In fact, Hollywood often gets involved in the modelmaking business. Andy Meyers, a Fort Myers model builder, used to work on projects for filmmakers George Lucas and Steven Spielberg before he got involved making condominium miniatures. His resume includes building dinosaurs for Jurassic Park as well as props and models for Terminator 3, Spider-Man 2 and The Passion of the Christ.

His and others' models are works of art, showing not only the bricks and mortar of the structure but also the paver stones, the rails, the luxury cars, the trees, the bushes, the sand, the water, the windows and, of course, the plastic people who inhabit the building. Some models even allow for individual rooms to be lit up as if someone were living in them.

The cumulative effect is a tableau of human life frozen in time. The miniatures evoke condo life without the financial, psychological and even meteorological encumbrances that beset today's condo inhabitants. That's no small part of the attraction.

Bill Minor, the owner of Advanced Architectural Solutions in Fort Myers, has worked on 10,000 condo units in the last decade.

So what if they're not full-size?

"We build them exactly like a builder would, from the ground up," he said. "When you look at the sales center model, everything's 100 percent true to what it will be when it gets built."

One of his firm's models is the Bella Capri, a ritzy 24-unit condo along Indian Rocks Beach. Right now, the actual lot is little more than leveled sand, but inside the sales trailer, the architectural model is on display.

Prospective buyers like to pick up the roof and look into the central atrium or get down on eye level with a unit and gaze out, trying to imagine the view, said Linda McIlroy, one of the Realtors handling preconstruction sales.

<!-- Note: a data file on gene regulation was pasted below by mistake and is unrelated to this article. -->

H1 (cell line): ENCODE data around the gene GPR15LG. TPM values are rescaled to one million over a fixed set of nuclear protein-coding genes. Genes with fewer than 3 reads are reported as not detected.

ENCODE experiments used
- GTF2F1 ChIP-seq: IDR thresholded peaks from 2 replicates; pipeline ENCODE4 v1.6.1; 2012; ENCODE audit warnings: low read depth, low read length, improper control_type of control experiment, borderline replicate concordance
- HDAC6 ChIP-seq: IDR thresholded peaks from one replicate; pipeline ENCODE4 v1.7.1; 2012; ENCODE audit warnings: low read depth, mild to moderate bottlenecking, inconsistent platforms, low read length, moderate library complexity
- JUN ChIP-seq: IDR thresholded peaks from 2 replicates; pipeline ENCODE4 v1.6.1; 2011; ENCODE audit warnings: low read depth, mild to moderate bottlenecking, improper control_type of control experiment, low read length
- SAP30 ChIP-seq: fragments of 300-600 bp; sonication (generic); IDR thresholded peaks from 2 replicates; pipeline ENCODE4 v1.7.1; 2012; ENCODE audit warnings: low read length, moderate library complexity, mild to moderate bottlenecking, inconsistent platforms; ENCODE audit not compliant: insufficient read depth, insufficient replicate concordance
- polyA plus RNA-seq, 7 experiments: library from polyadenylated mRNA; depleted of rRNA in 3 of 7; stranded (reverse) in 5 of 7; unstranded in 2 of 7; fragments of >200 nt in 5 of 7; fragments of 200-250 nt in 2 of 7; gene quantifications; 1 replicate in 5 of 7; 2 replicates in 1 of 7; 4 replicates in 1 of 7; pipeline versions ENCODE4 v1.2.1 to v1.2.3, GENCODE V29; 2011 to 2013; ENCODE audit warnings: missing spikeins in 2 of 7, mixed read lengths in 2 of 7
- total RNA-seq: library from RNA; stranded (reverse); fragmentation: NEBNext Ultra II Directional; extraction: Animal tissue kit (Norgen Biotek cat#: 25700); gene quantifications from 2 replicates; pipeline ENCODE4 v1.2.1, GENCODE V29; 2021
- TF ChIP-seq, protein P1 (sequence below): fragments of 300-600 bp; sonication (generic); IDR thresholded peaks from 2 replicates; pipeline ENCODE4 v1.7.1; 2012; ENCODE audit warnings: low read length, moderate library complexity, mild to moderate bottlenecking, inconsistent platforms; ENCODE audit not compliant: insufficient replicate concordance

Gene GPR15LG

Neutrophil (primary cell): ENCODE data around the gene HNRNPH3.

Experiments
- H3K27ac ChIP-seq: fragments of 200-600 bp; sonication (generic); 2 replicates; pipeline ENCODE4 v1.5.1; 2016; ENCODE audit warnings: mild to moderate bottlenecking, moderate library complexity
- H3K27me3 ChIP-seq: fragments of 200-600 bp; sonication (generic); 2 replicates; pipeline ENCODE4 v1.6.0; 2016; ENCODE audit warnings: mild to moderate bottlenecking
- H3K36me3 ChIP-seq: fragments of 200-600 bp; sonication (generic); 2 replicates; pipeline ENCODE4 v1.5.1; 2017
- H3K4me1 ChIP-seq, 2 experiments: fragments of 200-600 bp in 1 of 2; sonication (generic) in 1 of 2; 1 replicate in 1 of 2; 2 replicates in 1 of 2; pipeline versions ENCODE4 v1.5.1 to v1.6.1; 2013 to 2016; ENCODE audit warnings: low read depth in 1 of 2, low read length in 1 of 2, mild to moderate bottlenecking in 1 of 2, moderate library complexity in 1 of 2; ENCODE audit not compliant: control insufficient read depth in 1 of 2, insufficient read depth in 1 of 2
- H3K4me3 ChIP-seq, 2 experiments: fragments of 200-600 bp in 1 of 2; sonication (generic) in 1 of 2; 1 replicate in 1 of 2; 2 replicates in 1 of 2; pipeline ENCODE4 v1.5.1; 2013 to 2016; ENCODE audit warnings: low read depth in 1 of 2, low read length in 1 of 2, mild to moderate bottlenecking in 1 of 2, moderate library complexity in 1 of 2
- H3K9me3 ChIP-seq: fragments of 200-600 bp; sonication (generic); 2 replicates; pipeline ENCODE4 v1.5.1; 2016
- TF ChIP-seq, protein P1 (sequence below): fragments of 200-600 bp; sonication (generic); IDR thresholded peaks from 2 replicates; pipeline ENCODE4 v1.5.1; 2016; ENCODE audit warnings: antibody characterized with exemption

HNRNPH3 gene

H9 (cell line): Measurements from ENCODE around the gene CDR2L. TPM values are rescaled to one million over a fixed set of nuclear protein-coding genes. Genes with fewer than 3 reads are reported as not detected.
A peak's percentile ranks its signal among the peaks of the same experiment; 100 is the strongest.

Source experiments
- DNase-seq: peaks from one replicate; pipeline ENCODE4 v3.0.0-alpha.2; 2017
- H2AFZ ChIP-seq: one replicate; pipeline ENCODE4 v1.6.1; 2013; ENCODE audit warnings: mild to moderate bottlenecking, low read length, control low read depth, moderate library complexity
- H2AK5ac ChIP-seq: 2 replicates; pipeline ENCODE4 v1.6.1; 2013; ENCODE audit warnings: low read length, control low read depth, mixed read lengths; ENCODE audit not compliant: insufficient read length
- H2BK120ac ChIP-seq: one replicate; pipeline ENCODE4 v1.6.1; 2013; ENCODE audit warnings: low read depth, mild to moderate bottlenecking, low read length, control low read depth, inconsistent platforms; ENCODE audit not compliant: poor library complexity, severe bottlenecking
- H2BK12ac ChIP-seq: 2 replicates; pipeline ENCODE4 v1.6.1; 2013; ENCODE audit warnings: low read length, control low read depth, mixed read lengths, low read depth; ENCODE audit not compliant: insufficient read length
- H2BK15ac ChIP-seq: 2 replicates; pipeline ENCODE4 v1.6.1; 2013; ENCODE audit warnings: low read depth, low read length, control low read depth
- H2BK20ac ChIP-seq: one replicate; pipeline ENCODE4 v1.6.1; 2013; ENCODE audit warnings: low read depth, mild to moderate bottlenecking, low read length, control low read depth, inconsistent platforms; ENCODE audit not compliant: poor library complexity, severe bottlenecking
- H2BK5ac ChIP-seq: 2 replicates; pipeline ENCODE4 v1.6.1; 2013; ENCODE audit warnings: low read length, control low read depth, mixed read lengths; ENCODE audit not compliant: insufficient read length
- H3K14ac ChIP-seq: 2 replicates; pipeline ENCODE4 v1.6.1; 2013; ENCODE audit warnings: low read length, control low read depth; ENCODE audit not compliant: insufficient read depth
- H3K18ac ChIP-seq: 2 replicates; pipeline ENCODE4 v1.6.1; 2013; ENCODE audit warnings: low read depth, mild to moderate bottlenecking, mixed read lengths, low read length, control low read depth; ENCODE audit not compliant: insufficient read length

"It's not so much selling the penthouse," said Richard Hilton, a Fort Lauderdale modelmaker. "Everyone's going to sell the penthouse. It's really coming down to the last 10 units that's when the model is going to help. ... (Buyers) actually see the thing. It's physical. It's three-dimensional."

Today's savvy buyers demand it.

"They're out there looking to eliminate you rather than include you," said Steve McAuliffe, vice president of sales and marketing for JMC Communities, which developed the Marquesas and Ovation. "When we have something like a scale model and they can come in, it just helps them further understand, they're seeing the community in a different light."

 

. Monthly sales

The Multiple Listing Service shows 9,210 condos on the market in Pinellas, Hillsborough and Pasco as of the end of 2006. Florida Association of Realtors data show month-to-month sales of existing condos plummeting over the last year in the Tampa - St. Petersburg-Clearwater area.

 

Jan. 05 to Jan. 06: +7%

Feb. 05 to Feb. 06: -10%

Mar. 05 to Mar. 06: -10%

April 05 to April 06: -38%

May 05 to May 06: -36%

June 05 to June 06: -47%

July 05 to July 06: -52%

Aug. 05 to Aug. 06: -41%

Sept. 05 to Sept. 06-46%

Oct. 05 to Oct. 06: -51%

Nov. 05 to Nov. 06: -38%

Dec. 05 to Dec. 06: N/A

 

[Last modified January 17, 2007, 15:58:50]